|Criminal Case 38 of 2006
|REPUBLIC v SAMWEL NGOROK TILITAI
|08 Apr 2011
|High Court at Kitale
|Martha Karambu Koome
|REPUBLIC v SAMWEL NGOROK TILITAI  eKLR
J U D G M EN T.
2. PW1, WILLIAM KIBET TUIYOT, testified that on the material night, he was watching a football march on television at the Paraywa Trading Centre. He was in the company of many other persons, when they heard screams from the direction of the house in which the deceased was resident.PW1 went towards the direction from where the screams came from, and upon arrival, they found that the deceased had been shot with an arrow. PW1, together with the other people who had earlier been watching football, noted that the deceased was bleeding from his stomach. They then used a curtain to bandage the wound, to try and stem the bleeding.PW1 then telephoned PW2, FRED KIMUYI LOREMA, who was the Assistant chief of Paraywa sub-location. PW2 owned a vehicle, and he was requested to use it to take the deceased to hospital. Both PW1 and PW2 confirmed that he deceased was rushed to the Kapenguia District Hospital, for treatment.
4. PW2 testified about how he was asked to help take the deceased to hospital, in his vehicle. He also testified that he did question the accused about the incident in question. According to PW2, the accused did admit that on the night of 23rd January, 2006, when the deceased was shot with an arrow, he (the accused) was not at the school, at the material time.
5. When PW3 interviewed the deceased, in hospital, he was told that it was the accused who had shot him. On 25th January, 2006, the accused was arrested. He was then charged with attempted murder. But later, when the deceased passed away, on 20th August, 2006, the charge was changed to one of murder. PW4, PROFFESSOR VOLODIMIR KOSLOV, is a medical doctor and a lecturer at the Moi School of Medicine, Moi University. He testified that the deceased,when examined on 24th January, 2006, was found to have a wound in his abdomen. The abdominal cavity had 2 litres of blood and the intestines were damaged. Three days later, the patient developed wound sepsis. Thereafter, even whilst undergoing treatment, the edges of the wound separated, and the patient developed adhesions. As a result of all these developments, the patient was re-admitted to hospital on several occasions after being discharged. On 11th August, 2006, the patient was re-admitted after he developed Hepatitis (which is the inflammation of the liver), and partial obstruction of the intestines.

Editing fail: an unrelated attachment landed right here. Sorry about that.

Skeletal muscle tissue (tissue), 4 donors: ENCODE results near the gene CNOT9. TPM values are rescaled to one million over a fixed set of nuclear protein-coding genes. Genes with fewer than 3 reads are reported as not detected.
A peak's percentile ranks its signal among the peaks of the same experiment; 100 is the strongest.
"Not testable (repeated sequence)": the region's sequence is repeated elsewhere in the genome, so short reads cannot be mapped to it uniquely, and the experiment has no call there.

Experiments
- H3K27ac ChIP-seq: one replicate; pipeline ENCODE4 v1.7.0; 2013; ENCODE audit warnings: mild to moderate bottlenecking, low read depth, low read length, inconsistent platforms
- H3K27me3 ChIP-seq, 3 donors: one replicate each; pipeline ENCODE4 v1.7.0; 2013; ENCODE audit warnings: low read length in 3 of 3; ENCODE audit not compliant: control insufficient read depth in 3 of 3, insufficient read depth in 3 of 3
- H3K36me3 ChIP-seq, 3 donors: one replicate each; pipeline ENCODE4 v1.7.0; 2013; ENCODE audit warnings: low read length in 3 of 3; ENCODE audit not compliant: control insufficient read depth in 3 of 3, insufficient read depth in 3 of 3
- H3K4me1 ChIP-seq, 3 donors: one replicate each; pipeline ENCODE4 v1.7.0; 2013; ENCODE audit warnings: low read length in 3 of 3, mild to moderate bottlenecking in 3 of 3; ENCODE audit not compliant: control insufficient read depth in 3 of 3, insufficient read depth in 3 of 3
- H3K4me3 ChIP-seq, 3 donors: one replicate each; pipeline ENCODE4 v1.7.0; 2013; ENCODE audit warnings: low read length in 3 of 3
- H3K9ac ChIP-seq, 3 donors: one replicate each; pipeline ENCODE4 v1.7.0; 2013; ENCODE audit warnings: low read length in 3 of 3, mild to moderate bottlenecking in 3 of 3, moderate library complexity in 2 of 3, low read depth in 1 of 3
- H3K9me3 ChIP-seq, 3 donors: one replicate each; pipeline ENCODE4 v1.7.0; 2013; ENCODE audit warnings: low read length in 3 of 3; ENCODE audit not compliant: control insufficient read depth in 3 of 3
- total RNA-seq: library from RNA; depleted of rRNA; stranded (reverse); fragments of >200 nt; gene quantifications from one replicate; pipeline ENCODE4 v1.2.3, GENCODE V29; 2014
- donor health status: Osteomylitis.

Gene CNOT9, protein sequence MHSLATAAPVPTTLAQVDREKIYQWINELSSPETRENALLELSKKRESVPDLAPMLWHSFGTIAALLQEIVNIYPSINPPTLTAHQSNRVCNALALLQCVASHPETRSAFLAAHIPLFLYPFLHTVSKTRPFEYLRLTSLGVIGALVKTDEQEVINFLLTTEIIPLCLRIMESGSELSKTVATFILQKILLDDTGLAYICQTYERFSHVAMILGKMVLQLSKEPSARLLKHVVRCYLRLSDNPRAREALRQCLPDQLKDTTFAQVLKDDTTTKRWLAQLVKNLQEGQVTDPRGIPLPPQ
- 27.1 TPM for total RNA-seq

7. Thereafter, the accused gave an unsworn defence. He said that he used to be a watchman at Paraywa Primary School. It was his evidence that the only tools or weapons that he used to have in the course of his duty, as the watchman, were a panga and a rungu. He denied ever having had any bow or arrows at the school. On the material night, the accused says that he stayed within the school compound the whole night. On the next morning, PW2 arrived at the school, as the accused was carrying on with his regular duties. According to the accused, the Assistant chief asked him if he had been at the Paraywa trading centre on the previous night. But the accused says that he told the Assistant Chief (PW2) that he had not been to the centre. The accused said that he was shocked to learn from PW2, that the deceased had been shot with an arrow. It was the evidence of the accused that the deceased had personally encouraged him to apply for the job of the watchman. In other words, it appears that the accused was refuting the assertion that he might have had a reason for wanting to attack the deceased.
“I was having a torch on my left hand and the waste vegetable was on my right hand. I then lit a torch towards where the arrow was coming from and I saw the suspect while armed with arrows and a bow, leaving a small kitchen which was infront of my rented house. I identified him positively to be my watchmen by the name of SAMWEL RIAMANYANG NGOROK.”
10. I have evaluated the evidence in this matter which was heard and finalized by my predecessor Ochieng – J. except that he did not sum it up to the assessors, I agree with the verdict of the assessors for the following reasons:-
11. The evidence of suspicion and the dying declaration have to be examined further because the deceased was attached after 8.00 p.m. according to PW1 and PW2 who rescued the deceased and they took him to the hospital. The deceased said he used a torch to identify his attacker. There was no evidence to test the lighting that was emitted from the deceased’s torch, and even the distance from where the deceased was, when he was shot with an arrow. According to the principles set out regarding identification by a single witness, even if the deceased had seen the accused person he did not testify in court and his dying declaration ought to be corroborated by other evidence because there is a possibility that the deceased was mistaken.
12. Accordingly the circumstantial evidence that was meant to connect the accused person with the death of the deceased also falls on the way side. Taking the totality before the court there are serious doubts in my mind whether it is the accused person who shot the deceased. I find there is a possibility of mistaken identity because the circumstances for a positive identification were difficult as the offence took place at night. For the above reasons I concur with the assessors that the accused person is not guilty and I hereby acquit him of the charge of murder.